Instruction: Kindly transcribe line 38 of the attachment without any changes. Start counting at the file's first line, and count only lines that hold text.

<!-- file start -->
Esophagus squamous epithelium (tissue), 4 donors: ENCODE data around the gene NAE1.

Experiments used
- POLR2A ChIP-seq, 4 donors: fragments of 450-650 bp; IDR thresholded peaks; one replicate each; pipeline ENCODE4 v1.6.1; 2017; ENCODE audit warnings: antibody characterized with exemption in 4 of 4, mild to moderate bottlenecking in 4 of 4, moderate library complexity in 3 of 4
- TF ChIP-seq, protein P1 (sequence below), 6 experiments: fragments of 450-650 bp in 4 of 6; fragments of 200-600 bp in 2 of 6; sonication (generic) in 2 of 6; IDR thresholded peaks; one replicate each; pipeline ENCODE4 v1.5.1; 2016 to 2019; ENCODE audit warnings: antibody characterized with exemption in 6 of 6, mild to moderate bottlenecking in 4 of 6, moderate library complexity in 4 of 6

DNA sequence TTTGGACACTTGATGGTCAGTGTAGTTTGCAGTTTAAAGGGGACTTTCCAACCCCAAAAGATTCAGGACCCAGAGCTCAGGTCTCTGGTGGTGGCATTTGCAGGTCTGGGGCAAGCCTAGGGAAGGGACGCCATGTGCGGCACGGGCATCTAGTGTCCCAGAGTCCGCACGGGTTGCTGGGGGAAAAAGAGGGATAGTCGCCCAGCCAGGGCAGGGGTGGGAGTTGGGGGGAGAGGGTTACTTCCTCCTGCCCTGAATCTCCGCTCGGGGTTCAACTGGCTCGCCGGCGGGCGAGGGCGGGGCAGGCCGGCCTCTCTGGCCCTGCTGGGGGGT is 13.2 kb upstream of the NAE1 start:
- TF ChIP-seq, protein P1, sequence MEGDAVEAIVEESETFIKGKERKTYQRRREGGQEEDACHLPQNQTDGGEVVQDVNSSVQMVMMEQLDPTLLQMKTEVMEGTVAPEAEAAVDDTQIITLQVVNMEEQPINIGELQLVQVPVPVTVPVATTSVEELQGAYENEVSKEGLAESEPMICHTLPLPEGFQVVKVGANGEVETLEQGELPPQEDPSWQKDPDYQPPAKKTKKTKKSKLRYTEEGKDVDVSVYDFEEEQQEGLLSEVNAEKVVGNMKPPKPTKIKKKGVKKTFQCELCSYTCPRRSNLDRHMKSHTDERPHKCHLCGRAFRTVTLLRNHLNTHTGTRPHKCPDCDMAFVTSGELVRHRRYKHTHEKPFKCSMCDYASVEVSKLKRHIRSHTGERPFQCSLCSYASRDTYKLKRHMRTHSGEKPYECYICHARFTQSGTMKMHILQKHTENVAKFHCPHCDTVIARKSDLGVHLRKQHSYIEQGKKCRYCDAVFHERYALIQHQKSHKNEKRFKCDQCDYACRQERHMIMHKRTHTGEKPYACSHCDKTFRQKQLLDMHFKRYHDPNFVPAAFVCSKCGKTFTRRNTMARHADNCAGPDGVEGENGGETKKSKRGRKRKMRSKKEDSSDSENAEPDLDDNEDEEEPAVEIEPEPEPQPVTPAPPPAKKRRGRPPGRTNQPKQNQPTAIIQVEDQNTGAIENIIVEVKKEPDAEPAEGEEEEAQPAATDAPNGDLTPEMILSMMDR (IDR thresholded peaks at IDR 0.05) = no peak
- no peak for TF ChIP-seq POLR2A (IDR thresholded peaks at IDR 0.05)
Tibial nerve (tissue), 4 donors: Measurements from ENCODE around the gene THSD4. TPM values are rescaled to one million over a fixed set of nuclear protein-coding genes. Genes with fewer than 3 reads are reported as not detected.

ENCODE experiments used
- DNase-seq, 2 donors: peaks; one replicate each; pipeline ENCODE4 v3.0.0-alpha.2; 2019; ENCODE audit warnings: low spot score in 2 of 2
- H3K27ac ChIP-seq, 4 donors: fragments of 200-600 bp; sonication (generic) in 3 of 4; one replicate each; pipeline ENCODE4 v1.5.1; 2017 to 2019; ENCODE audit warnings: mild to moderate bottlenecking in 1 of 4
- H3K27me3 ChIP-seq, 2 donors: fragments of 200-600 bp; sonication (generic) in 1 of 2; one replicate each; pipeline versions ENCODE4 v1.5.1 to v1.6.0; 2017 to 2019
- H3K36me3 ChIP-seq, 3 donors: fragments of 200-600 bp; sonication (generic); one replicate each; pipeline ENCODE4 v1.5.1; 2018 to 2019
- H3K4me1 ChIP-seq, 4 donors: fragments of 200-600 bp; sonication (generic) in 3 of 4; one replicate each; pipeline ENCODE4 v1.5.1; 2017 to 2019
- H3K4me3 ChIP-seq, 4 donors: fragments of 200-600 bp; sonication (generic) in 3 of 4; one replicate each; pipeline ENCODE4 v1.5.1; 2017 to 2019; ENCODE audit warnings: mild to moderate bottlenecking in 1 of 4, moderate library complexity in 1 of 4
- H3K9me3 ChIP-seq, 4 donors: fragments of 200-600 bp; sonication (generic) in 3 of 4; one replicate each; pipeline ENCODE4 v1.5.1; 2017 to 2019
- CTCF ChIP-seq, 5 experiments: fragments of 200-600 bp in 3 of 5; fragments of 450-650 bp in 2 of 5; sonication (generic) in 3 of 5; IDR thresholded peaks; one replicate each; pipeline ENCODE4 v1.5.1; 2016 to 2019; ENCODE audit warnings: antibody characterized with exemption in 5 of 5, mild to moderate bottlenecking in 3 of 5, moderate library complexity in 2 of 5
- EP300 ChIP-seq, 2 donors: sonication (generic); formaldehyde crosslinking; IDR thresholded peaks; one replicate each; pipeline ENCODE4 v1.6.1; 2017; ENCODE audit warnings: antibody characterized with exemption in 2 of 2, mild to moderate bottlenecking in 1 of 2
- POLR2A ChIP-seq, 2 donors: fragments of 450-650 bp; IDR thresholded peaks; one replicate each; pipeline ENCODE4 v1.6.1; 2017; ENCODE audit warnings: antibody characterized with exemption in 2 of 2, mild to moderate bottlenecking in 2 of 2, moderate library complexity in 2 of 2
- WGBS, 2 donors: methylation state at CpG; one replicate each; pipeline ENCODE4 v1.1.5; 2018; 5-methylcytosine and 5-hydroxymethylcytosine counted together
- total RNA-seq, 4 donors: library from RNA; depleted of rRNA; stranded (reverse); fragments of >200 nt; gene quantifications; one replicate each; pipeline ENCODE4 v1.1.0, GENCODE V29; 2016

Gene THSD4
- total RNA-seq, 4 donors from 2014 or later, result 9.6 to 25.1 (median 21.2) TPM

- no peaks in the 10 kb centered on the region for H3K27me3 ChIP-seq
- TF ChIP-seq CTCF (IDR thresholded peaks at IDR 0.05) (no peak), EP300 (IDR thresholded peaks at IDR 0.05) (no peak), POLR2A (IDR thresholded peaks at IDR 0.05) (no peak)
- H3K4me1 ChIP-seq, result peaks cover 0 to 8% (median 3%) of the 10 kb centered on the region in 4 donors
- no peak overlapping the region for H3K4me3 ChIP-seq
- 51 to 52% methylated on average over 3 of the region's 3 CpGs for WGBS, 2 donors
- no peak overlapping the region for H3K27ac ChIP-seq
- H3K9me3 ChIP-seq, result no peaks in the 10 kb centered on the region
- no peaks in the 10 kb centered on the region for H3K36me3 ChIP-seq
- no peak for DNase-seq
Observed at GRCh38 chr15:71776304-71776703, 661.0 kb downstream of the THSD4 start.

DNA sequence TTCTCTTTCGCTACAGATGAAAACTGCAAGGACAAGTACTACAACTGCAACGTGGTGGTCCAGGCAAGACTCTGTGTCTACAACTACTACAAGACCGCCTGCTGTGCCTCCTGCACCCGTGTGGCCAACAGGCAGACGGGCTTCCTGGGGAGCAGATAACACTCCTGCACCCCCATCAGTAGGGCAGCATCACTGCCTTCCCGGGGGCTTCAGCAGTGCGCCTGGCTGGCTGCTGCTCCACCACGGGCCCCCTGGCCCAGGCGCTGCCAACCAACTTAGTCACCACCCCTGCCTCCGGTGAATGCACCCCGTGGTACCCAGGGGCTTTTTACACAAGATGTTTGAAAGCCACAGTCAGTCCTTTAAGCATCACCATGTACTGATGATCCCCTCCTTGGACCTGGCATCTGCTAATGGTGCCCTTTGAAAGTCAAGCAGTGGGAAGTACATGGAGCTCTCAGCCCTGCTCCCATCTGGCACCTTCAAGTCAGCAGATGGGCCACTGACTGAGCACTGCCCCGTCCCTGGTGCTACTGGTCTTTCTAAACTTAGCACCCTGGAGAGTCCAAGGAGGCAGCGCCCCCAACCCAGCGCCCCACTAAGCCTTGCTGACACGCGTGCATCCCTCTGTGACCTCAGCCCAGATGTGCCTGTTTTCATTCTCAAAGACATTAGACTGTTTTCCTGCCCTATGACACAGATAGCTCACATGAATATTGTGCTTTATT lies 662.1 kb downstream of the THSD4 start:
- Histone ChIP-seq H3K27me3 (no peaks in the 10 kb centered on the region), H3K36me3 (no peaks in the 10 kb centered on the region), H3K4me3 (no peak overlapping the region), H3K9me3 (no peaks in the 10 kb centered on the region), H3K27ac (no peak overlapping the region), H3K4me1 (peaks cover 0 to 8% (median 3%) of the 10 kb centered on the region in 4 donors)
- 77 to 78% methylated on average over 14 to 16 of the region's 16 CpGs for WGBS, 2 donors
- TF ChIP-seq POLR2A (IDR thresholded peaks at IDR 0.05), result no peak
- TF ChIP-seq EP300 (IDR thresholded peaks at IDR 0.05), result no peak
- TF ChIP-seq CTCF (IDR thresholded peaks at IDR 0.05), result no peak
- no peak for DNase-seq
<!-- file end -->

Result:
- TF ChIP-seq EP300 (IDR thresholded peaks at IDR 0.05), result no peak